4.5 inch grinder abrasive tech

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Jul 20, 2006
Redwood City, CA
I recently bought the entry level grinder that Milwaukee makes (or has made in China) and I'm beginning to spend some quality time with it grinding welds. :grinpimp:

I used the Milwaukee abrasive wheel that came with the grinder for a while and I've bought a few 4 1/2 - 7/8 inch arbor wheels at various hardware stores, etc. with mixed results as to how well they seem to do at grinding welds. Today I picked up the (now older) wheel that came with the grinder and was surprised to find that it still seems to work better than anything I've bought. A few questions:

1) Does Milwaukee make really good wheels, or is it maybe a coarser grit than the others. The Milwaukee seems to wear away faster but continues to work. The other wheels (Norton, Makita, etc.) seem to plug up really fast.

2) I assume that with a hand-held grinder no one ever uses coolant or wax stick, etc. I also assume there's no way practical way to diamond-dress one of these wheels?

3) What is a good coarse grit for removing lots of weld material (18 ga sheet metal) with minimum heat/wheel plug-up?

4) What is good finer grit (finish-up) for getting closer to the base sheet metal (do those "flapper" things have a place in finish work)?

5) Anyone know where I can order a bunch of Milwaukee wheels online at a good price?

6) What about the 4-1/2" x 1/4" x 7/8" Grinding Wheel A24R Metabo at Lehigh Valley Abrasives (recommended by fj40charles in an earlier thread)? Would this be a good choice for rough grinding welds?

Thanks for any feedback.
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well i have good luck with sait 60 grit 5 inch sanding disc. we use it on 16ga metal . get a firm but flexible backer pad , as you all ready know dont dig with the edge of wheel use the whole pad and heat is your enemy on thin metal . i like to bog the grinder down till rpms drop . then look ,never more than ten sec pressing . to much heat can cause the sanding pad to fail early
Grinding disks get used up too quick to bother doing anything to them other than using them. Keep a few almost worn out ones handy for the tight spots a new one won't fit.

Flap disks beat the snot out of grinding wheels for removing weld material. Faster material removal and much easier to smooth surfaces together. Unfortunately also 2+x as expensive per unit and don't last as long as a grinding wheel.
hey, i guess you really need the right tool for the job , if you have alot to grind , well you need a bonded wheel , to sand or polish a little weld out of 16ga or thinner i prefere the sanding pad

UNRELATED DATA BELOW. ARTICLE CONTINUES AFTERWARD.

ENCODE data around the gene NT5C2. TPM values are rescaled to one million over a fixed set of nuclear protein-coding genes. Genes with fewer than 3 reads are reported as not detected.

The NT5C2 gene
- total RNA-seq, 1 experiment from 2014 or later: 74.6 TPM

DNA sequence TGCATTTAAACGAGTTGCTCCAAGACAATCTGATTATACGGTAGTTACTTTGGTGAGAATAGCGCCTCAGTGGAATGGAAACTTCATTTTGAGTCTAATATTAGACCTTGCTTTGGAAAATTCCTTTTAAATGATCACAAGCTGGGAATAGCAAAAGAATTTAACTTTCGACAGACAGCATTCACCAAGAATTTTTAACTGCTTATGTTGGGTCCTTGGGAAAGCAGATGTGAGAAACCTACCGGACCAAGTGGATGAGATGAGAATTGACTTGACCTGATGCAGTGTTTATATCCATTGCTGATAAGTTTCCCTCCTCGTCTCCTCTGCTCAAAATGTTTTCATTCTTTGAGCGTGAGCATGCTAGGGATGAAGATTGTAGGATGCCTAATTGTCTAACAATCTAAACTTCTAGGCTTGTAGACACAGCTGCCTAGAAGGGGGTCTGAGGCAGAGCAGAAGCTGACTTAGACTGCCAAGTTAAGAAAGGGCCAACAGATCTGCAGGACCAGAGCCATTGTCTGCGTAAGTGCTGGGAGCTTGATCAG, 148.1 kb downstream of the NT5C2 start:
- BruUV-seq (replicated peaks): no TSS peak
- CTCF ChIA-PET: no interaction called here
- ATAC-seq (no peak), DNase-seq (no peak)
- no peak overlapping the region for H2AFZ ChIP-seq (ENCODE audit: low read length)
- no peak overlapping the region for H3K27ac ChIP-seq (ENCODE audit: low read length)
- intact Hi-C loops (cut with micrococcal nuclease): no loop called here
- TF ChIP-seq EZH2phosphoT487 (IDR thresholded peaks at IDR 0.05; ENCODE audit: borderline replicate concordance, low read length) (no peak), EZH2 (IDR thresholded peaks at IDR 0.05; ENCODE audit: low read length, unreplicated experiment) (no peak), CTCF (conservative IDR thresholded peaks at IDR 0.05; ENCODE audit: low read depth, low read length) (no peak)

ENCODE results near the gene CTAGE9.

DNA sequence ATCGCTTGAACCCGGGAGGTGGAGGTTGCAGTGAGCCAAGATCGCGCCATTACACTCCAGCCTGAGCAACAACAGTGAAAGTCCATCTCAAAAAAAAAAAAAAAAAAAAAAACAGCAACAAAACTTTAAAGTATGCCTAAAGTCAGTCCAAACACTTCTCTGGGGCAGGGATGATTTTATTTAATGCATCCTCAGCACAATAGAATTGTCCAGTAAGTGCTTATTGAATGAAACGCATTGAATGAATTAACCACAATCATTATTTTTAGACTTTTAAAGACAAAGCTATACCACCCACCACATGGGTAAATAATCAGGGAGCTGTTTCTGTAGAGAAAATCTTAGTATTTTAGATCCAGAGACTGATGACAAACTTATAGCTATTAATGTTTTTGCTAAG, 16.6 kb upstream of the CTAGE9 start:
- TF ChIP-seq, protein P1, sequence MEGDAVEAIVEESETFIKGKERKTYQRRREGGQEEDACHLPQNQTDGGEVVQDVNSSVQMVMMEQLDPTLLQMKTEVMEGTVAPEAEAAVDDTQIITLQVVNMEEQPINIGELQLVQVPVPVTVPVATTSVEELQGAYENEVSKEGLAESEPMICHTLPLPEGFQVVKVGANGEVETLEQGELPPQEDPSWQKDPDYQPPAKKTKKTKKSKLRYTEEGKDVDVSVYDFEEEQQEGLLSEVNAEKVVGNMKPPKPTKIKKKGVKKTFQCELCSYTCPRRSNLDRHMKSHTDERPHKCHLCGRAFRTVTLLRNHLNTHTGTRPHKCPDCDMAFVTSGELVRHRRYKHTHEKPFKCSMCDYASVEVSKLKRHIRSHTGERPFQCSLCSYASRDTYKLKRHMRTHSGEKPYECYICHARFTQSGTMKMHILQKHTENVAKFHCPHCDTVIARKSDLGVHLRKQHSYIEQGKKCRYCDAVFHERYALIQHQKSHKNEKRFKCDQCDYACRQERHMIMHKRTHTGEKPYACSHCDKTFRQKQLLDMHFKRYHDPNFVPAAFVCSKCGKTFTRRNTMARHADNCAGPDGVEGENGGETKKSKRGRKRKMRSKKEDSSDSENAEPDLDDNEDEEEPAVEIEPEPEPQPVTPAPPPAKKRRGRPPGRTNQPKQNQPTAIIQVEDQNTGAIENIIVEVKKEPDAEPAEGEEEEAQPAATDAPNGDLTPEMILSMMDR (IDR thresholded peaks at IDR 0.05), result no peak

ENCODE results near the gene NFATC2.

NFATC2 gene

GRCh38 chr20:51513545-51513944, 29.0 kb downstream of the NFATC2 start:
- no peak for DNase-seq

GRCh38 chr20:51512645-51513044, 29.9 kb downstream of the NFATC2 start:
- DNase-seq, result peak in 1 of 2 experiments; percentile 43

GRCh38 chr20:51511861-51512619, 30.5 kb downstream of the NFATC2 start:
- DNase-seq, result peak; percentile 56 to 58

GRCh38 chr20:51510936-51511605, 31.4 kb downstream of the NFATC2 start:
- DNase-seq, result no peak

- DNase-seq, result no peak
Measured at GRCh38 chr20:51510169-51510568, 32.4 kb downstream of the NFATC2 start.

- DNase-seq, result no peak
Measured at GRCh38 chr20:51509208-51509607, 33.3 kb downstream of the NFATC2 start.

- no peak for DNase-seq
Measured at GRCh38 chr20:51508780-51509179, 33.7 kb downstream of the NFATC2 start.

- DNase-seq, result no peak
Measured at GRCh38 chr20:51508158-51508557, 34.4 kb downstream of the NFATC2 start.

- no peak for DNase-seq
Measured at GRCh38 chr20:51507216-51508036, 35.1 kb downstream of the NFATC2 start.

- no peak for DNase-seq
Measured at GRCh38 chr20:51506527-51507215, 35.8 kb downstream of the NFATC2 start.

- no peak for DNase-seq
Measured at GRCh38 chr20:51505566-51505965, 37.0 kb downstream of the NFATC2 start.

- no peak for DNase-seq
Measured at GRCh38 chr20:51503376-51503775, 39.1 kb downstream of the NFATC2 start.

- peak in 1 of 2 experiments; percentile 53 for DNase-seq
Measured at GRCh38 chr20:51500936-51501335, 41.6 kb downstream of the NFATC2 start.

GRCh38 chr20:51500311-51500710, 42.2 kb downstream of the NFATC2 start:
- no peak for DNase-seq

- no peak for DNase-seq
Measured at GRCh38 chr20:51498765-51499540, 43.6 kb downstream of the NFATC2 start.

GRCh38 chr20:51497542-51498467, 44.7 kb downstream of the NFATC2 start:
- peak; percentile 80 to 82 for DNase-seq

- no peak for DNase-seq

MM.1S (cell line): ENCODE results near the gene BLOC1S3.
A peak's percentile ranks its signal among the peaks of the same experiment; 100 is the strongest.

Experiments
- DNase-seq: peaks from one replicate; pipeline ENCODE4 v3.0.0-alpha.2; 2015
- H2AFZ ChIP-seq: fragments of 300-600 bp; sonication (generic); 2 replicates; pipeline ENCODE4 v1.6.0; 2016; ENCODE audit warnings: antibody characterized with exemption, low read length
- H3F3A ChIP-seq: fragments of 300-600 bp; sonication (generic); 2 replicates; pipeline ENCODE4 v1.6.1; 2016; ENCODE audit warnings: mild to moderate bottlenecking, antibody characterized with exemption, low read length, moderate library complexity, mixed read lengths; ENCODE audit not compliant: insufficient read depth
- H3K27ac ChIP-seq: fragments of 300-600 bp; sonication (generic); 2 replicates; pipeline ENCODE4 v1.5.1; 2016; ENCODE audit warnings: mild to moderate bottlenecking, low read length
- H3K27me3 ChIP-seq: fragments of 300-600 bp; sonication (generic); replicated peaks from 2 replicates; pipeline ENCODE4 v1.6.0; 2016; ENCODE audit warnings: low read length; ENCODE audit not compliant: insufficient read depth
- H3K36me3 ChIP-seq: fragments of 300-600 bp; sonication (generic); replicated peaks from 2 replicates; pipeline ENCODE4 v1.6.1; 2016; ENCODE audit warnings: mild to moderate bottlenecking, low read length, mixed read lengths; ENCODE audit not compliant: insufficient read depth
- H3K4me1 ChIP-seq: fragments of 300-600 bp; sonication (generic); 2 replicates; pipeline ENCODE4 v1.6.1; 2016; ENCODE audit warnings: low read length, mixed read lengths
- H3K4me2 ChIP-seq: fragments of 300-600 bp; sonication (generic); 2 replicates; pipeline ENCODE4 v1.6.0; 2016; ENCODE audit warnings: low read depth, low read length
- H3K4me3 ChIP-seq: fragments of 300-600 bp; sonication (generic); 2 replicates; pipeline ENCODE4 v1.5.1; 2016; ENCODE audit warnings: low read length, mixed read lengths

I get grinding wheels at a welding supply store. much better than stuff you get at the hardware store.

there is a difference!
I'd also gotten a few from the local Airgas store before. Just a few days ago the Airgas manager gave me a flap disc to try out. He said the flappers cut faster and cooler but wore out sooner than a hard grinding wheel (as CruisinGA also stated). These were "Weiler - Tiger" flap discs and they seem to work great. I used them on a few weld beads/tacks and couldn't believe it. Even at a 120 grit they cut the welds like butter compared to to the hard wheels I've been using. And they seemed much quieter with less heat build up.

So I got a few more from Airgas and then ordered a bunch (flappers, cut-off, hard wheels) from Lehigh Valley Abrasives. They seem OK (Lehigh brand flappers) - have not tried them yet. Shipping (US postal mail) was kind of weird with all the wheels loose and banging around in a box with a few pieces of paper thrown in for padding. And I ordered 3, 4-1/2" Grinding Wheels (A24R Metabo) and they shipped 3 of some other brand (German I think?) instead.

In future I may just take out a bank loan and get a bunch of those Tiger discs.
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Flapper disc for sure - I "borrow" mine from work cause they are $7.80 CDN each. I am the purchaser at work and first started getting them at $13-15 each until I shopped around. Of course I buy 30 or 40 at a time. I don't know the brand off hand, likely VSM, but to be honest for all the "our product is better" talk I find they are all the same. Except the super, super cheap crap.

Here's a shot of my welded on wheel arch rib before an 80 grit flapper disc on a 5" Walter variable speed grinder set at speed 5 (out of 6). Someone mentioned keeping it flat and not gouging - a must.

This is the end of the floor ribs in my 45 LBP by the tailgate. I made this panel from flat sheet and had to weld the ends of the ribs and then dress them. I used a 2" angle air grinder with an 80 grit sanding disc (because of the tight spaces), then the 80 grit 5" flapper disc to smooth, then a 80 grit 6" random orbital. All the same grit but different effects.
Also, when you think your flapper disc has about had it - keep going. I find they last longer than you think. Another point to consider is that a new disc will remove material faster than you think because you were used to the old one you just changed out.
The ribs before grinding
see the air grinder he has in the above photo, I use one of those for all the small stuff, with everything from a scotbrite pads to 40grit, they are great on small stuff,

I agree with everyone else the flap disc's work great on cleaning up stuff, I keep 3 grinders one with each a flap, grinder and wire wheel when I am welding alot it makes things go faster...
i personally like flapper wheels way better then grinding disc's .

walter makes good disc's .

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